Last week, while patrolling the waters of the Faroe Islands, the crew of the Sea Shepherd ship, Sam Simon, discovered the carcass of a pilot whale floating in the waters just outside Klaksvík in the Kalsoyar fjord in the northeast of the archipelago.
On closer inspection, the Sea Shepherd crew made a number of gruesome and disturbing observations:
- The pilot whale carcass had the number “30” carved into the side of its head, just above the jawline, between the cheek and the ear. Dolphins and pilot whales that have been slaughtered in a grindadráp are marked in this way as a part of the meat distribution. As such, it was clear that the pilot whale had been slaughtered at a grindadráp.
- Except for some parts of the whale’s belly that appeared to have been cut open (presumably to remove the intestines), the carcass, which measured approximately 5.6 meters (approximately 18 feet) in length, was relatively intact. This is contradictory to “standard” practice reportedly adhered to during a grindadráp, where pilot whales are carved up, and the meat distributed.
- The carcass had rope tied around its head and its tail, indicating the animal may have been intentionally weighted so it would sink.
The July 23 Tórshavn grindadráp was the only slaughter at which Sea Shepherd crews were not present for the entire time during the meat distribution process, and therefore the only slaughter this year that Sea Shepherd crews are unable to confirm that all of the meat was distributed. As such, Sea Shepherd suspects that pilot whale number 30 was slaughtered at the Tórshavn grind.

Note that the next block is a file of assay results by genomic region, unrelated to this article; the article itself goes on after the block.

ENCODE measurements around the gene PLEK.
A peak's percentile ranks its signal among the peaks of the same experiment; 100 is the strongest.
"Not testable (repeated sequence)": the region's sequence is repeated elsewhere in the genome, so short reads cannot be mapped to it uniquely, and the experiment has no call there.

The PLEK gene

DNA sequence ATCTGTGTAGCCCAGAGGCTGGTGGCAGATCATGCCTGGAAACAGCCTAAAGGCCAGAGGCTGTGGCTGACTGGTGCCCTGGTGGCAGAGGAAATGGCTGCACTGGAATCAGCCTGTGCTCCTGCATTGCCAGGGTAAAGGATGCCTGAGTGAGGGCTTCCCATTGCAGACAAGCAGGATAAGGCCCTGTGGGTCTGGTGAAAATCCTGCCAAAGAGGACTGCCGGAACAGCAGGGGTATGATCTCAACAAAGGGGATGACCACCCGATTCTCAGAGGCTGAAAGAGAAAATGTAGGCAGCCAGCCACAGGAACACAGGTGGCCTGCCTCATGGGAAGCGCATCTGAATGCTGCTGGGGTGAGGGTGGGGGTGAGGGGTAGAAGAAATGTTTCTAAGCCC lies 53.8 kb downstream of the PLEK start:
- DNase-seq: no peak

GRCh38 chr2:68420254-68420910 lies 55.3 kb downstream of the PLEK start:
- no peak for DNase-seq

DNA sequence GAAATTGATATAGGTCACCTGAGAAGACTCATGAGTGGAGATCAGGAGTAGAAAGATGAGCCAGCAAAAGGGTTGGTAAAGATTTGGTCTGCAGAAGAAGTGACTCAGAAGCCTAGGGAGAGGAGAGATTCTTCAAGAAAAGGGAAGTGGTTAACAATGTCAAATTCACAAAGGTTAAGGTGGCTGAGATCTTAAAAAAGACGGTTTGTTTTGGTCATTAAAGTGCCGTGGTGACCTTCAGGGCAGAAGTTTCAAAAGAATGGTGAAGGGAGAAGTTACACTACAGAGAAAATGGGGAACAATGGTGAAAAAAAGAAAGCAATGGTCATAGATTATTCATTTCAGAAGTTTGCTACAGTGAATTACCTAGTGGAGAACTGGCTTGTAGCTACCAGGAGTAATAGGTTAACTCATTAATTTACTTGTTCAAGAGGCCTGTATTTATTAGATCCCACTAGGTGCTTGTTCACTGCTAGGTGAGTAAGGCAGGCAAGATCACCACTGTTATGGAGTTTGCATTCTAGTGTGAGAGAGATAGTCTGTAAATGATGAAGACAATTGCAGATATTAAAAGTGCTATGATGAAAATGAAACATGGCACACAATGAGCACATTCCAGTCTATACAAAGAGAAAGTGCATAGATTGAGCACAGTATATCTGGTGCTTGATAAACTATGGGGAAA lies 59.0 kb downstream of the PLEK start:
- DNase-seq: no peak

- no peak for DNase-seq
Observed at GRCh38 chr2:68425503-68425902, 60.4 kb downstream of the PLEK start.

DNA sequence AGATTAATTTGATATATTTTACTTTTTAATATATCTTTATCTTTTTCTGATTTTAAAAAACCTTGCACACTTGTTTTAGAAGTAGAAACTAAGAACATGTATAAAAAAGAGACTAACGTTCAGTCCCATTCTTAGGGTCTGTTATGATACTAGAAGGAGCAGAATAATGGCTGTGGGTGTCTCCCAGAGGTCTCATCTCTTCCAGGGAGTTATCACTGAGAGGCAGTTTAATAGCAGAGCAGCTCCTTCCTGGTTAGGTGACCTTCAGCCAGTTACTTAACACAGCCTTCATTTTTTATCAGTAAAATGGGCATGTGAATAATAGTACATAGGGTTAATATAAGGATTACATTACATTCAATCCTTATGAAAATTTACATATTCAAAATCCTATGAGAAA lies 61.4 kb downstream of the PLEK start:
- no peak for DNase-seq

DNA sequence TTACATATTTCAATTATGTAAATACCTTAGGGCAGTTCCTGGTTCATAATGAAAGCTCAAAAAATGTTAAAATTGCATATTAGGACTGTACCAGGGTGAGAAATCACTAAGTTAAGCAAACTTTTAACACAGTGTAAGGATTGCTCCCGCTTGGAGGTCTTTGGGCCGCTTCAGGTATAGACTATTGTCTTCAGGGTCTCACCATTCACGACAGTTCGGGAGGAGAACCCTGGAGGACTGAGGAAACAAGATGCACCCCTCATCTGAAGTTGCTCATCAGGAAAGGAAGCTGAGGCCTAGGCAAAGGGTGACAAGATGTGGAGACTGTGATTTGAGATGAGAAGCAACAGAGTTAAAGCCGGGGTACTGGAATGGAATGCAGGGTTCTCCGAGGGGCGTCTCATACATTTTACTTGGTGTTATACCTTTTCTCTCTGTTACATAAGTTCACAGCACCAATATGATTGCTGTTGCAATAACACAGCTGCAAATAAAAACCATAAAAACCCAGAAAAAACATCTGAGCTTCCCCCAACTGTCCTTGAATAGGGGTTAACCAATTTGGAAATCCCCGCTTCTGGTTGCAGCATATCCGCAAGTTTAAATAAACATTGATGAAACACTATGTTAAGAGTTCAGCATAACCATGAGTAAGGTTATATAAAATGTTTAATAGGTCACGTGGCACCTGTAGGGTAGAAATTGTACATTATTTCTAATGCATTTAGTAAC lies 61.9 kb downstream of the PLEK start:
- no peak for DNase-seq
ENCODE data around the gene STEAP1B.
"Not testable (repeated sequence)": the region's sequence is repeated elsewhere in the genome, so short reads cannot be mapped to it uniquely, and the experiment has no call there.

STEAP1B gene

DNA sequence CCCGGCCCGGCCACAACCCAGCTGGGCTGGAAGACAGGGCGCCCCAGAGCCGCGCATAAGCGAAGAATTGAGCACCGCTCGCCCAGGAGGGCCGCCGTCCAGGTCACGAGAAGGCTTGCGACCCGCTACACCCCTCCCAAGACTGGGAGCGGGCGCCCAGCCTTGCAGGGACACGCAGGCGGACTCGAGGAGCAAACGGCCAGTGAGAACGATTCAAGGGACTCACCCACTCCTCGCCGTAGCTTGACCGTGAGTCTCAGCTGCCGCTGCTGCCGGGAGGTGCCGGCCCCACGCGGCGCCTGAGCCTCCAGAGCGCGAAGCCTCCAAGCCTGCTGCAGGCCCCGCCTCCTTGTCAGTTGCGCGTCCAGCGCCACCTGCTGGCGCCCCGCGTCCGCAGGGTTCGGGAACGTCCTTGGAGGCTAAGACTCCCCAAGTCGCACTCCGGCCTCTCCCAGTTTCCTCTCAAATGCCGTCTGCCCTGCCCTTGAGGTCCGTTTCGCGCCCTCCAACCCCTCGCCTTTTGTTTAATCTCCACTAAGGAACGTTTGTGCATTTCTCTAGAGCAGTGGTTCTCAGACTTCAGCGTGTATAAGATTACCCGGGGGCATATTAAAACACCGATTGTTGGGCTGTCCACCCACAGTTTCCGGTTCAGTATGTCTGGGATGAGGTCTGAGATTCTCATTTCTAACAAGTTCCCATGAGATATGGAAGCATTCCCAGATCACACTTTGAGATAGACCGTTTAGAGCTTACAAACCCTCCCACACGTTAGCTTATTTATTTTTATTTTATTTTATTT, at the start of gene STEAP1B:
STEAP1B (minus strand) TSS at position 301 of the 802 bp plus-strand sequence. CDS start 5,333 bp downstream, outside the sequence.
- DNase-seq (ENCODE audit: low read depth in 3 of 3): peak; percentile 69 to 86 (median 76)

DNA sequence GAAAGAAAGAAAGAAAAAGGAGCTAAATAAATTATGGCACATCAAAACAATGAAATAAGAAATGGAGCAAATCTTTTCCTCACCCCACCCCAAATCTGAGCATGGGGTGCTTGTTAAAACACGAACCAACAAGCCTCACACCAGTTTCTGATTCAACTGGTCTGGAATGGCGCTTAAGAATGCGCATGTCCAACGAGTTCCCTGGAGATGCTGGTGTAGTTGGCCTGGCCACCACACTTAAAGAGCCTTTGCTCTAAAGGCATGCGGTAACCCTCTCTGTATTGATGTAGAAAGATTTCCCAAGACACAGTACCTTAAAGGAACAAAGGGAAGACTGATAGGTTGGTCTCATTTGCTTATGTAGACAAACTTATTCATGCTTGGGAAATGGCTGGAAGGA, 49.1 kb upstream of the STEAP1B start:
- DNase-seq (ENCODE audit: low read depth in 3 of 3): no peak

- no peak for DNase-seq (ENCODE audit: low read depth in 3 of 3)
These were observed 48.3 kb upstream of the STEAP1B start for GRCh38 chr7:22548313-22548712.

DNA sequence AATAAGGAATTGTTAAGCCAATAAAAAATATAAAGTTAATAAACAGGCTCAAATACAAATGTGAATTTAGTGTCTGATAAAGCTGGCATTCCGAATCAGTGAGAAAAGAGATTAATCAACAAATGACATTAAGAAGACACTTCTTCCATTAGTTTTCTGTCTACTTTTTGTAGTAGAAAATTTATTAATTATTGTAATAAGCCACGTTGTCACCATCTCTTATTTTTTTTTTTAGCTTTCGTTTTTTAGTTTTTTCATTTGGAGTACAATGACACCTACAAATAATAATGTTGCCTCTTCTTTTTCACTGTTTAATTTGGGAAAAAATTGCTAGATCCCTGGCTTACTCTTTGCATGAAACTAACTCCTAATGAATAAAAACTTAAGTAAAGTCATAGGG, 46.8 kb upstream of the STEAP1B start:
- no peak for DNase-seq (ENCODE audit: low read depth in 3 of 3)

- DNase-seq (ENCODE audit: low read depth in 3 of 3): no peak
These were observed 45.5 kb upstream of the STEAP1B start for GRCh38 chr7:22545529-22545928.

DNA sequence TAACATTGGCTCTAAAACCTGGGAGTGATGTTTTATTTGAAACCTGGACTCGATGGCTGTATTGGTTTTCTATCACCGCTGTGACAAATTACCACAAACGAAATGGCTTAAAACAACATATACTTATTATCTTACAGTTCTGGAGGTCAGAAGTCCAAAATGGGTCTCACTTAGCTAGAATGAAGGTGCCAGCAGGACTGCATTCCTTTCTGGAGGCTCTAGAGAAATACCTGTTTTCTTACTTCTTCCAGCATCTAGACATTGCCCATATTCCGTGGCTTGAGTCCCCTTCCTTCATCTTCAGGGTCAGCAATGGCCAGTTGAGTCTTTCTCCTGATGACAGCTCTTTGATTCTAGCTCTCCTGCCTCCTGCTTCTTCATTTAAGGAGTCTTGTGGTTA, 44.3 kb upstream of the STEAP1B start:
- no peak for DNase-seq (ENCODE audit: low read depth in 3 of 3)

However, three questions still remain unanswered: Why was the pilot whale carcass so intact? Why wasn’t all of the meat from the pilot whale distributed, as standard grindadráp practice would dictate? And why does it appear as though the pilot whale was weighted in order to make it sink?
Sea Shepherd Land Team leader, Rosie Kunneke, suspects that many of the pilot whales that were killed at the Tórshavn slaughter were simply discarded, as there were too many animals for local authorities to process before the meat fouled.
Speaking from South Africa, Kunneke stated, “The Tórshavn slaughter took place late at night on July 23, which means the meat was not distributed until the next day. Given this, as well as the sheer number of pilot whales that were killed, it’s highly likely that the meat perished before it could be distributed. These beautiful creatures were then probably just dumped out to sea and weighted down in an attempt to cover-up this disgusting waste of life.”
Such wastage is not unheard of. In 2010 following the slaughter of 62 pilot whales at the killing beach of Viðvík, reports indicate that the bodies of most of the pilot whales were thrown away. Like the July 23 Tórshavn slaughter, the whales had been killed late at night, so the meat distribution was left until the next day. As a result, the majority of the meat had gone bad and, therefore, was discarded.
On Tuesday, Sea Shepherd crewmembers visited Tórshavn police station to demand further information about what happened to the bodies of the 142 pilot whales slaughtered at Tórshavn on July 23. However the sysselmann, who is a police officer and also the administrator of the local grindadráp, stated, “I do not talk with people from Sea Shepherd.”